Now that you've learned some of the Greek terms and some other basic options terms, you're feeling confident about dipping your toes into the waters of options trading. But it's time to start learning some techniques that can actually help you make money.

Like covered calls, iron condors are another options trading strategy that allows you to collect income from a position, but there's a key difference --iron condors work best with stability.

"An Iron Condor is a simultaneous short of an out of the money put spread and an out of the money call spread on a common underlying," said Adam Warner, author of Options Volatility Trading. In other words, you're betting that the stock remains relatively stable, with no violent moves to the upside or downside.

Using Apple(AAPL) - Get Report  as an example can help you understand how to profit from this position.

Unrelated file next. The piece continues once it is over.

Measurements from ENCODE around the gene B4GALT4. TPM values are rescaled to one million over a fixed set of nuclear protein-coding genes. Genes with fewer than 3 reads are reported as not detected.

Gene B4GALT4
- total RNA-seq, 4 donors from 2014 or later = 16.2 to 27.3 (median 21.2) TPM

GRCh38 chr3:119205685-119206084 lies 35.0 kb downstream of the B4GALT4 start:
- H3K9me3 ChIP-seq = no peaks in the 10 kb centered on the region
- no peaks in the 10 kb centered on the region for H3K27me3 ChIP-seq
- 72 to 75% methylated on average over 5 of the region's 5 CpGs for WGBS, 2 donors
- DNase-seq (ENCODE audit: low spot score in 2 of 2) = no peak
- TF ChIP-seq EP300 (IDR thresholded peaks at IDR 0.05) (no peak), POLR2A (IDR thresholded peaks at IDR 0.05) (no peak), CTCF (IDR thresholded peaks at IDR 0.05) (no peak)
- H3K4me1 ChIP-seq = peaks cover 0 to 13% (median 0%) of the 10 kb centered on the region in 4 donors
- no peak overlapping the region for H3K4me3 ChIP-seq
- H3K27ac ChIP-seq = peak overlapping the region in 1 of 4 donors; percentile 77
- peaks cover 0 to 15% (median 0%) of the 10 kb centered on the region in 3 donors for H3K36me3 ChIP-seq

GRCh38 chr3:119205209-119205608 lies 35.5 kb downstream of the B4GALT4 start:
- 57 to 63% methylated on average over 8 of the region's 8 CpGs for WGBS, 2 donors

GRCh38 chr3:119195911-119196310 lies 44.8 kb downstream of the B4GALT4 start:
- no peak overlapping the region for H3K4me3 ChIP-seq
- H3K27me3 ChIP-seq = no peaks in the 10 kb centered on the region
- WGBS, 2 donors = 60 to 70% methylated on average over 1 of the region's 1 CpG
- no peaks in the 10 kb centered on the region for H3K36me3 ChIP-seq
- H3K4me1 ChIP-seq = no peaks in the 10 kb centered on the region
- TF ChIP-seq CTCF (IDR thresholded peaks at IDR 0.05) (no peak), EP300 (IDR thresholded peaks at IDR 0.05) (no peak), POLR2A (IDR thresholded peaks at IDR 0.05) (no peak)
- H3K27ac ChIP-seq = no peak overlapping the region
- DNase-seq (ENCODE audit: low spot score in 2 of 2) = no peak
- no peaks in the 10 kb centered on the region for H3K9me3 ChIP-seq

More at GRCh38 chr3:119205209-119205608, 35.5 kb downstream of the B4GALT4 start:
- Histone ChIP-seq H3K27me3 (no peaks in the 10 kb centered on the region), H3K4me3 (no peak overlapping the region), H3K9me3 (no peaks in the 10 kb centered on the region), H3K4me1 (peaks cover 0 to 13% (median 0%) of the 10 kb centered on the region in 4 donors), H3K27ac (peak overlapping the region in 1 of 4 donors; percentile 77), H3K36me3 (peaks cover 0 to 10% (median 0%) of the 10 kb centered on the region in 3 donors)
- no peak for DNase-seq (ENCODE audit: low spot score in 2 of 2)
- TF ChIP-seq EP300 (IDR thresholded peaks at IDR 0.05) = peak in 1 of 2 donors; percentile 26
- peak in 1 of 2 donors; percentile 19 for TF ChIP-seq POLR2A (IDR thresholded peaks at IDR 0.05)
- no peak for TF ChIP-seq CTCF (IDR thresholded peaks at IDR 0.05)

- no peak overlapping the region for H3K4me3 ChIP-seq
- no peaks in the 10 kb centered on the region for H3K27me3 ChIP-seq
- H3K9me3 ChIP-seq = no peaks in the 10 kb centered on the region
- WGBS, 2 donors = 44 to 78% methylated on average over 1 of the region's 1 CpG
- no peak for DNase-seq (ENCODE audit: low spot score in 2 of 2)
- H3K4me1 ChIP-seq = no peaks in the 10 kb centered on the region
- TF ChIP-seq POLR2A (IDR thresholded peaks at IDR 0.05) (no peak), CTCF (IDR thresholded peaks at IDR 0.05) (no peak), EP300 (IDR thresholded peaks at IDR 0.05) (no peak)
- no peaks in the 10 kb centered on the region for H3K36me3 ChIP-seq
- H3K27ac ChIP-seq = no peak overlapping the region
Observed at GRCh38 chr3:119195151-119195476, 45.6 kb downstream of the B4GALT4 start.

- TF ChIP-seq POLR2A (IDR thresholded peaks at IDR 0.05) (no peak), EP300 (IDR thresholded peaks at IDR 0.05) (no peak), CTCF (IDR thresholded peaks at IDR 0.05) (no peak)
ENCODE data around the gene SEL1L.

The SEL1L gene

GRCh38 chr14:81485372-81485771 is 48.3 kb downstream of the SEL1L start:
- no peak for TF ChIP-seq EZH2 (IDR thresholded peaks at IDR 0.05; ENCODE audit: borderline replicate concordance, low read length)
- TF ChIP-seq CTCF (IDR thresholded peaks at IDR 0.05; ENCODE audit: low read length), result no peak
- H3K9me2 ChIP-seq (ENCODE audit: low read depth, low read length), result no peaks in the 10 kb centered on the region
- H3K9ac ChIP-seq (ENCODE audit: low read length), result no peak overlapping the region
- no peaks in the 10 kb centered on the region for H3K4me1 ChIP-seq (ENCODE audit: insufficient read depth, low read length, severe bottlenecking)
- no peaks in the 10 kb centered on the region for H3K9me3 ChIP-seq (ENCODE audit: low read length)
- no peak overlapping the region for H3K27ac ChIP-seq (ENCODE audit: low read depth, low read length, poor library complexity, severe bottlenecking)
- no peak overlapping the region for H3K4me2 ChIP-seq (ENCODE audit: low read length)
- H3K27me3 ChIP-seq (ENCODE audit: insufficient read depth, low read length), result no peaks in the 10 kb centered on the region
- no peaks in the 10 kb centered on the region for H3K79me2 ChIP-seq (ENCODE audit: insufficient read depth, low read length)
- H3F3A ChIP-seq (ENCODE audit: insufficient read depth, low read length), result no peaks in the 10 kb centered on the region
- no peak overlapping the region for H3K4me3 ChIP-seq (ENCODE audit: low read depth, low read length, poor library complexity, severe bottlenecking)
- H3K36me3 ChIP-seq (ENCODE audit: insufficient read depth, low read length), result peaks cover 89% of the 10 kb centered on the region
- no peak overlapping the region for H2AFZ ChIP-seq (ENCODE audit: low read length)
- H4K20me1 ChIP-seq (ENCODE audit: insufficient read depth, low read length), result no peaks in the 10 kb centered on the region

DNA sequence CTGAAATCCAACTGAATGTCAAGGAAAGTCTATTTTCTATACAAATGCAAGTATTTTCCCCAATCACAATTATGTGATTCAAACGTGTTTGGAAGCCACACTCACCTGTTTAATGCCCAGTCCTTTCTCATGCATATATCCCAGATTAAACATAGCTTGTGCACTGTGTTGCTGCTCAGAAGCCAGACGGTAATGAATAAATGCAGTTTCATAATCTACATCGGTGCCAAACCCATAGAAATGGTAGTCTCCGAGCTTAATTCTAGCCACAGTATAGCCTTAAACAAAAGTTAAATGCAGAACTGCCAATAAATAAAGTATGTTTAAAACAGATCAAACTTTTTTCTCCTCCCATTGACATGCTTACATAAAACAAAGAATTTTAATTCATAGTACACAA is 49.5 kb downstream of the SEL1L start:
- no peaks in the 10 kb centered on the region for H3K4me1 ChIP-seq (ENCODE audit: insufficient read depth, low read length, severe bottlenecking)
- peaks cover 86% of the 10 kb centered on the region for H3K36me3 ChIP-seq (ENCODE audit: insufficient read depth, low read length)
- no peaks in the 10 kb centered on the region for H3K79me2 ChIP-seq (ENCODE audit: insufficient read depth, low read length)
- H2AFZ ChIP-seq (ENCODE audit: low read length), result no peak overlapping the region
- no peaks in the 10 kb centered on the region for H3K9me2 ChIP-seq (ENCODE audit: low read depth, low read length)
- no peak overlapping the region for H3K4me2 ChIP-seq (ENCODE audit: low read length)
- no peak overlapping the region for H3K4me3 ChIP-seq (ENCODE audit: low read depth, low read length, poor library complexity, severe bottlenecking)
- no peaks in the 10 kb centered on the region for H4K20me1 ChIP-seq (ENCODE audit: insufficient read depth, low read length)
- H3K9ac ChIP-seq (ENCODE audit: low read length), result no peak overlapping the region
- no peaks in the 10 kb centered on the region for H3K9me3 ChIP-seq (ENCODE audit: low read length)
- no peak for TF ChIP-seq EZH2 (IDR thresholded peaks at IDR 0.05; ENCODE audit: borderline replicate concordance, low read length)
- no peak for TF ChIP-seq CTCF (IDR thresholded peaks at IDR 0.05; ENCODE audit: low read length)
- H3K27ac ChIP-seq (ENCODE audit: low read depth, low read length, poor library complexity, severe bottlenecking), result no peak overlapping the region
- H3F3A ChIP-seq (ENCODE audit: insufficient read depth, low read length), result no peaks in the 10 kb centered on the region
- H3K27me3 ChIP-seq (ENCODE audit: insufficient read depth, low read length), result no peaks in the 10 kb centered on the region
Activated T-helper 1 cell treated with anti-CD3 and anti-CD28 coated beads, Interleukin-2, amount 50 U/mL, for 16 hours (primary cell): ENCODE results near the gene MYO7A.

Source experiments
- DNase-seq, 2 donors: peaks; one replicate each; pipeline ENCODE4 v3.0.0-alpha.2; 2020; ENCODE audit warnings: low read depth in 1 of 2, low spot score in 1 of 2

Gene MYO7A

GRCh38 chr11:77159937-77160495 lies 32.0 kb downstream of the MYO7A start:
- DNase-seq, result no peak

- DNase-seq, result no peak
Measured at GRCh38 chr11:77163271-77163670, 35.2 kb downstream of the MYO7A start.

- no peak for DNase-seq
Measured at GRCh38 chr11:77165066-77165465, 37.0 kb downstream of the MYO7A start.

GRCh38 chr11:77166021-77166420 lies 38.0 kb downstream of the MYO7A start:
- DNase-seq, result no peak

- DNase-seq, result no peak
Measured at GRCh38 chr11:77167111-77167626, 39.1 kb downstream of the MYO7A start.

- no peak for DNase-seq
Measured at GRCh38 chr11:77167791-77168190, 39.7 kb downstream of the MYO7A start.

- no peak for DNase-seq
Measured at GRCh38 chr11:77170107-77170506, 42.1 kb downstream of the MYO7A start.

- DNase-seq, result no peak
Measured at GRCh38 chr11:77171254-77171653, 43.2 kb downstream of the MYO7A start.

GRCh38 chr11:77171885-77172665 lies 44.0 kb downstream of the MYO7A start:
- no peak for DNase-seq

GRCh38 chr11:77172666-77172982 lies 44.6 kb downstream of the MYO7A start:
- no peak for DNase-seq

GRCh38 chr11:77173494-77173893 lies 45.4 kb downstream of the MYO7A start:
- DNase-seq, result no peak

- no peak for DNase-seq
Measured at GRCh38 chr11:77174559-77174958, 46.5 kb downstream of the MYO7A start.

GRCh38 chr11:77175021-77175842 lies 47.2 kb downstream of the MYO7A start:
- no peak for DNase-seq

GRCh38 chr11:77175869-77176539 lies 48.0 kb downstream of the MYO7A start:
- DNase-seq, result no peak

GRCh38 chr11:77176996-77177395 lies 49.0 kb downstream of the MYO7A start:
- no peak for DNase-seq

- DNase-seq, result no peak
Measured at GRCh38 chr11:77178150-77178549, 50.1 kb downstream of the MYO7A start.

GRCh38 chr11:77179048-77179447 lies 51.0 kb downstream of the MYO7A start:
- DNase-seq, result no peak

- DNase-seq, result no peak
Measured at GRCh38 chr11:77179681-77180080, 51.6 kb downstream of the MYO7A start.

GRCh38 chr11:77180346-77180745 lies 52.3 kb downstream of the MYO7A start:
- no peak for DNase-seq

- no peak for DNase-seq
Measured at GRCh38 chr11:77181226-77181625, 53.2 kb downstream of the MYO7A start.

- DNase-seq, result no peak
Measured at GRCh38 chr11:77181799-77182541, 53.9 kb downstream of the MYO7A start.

Let's say the stock is trading around $110. If you don't think the stock is going to move much in a short period of time, you may want to use an Iron Condor to help profit from its relatively stable share price. For this trade, you could show the December $105-$100 put spread and simultaneously short the $115-$120 call spread.

This would allow you to collect the premium (income) from both sides of the trade. The downside is capped at the difference in the strike prices on one side of the trade less the premium you take in.

Despite the seemingly easy nature of iron condors, they're not as simple as a covered call, said RealMoneyPro contributor Timothy Collins.

"They require significantly more understanding and experience," Collins said. "Sometimes [they're] compared to picking up nickels in front of a steamroller, [and] the strategy requires one of emotional control in addition to experience."

Still, Iron Condors are something you need to learn as an options trader and can help increase your chances generating income from your portfolio at a time of relatively low turmoil in the markets. "Risk/reward is very defined in Iron Condors and as such is a great strategy for any level of options expertise," Warner noted.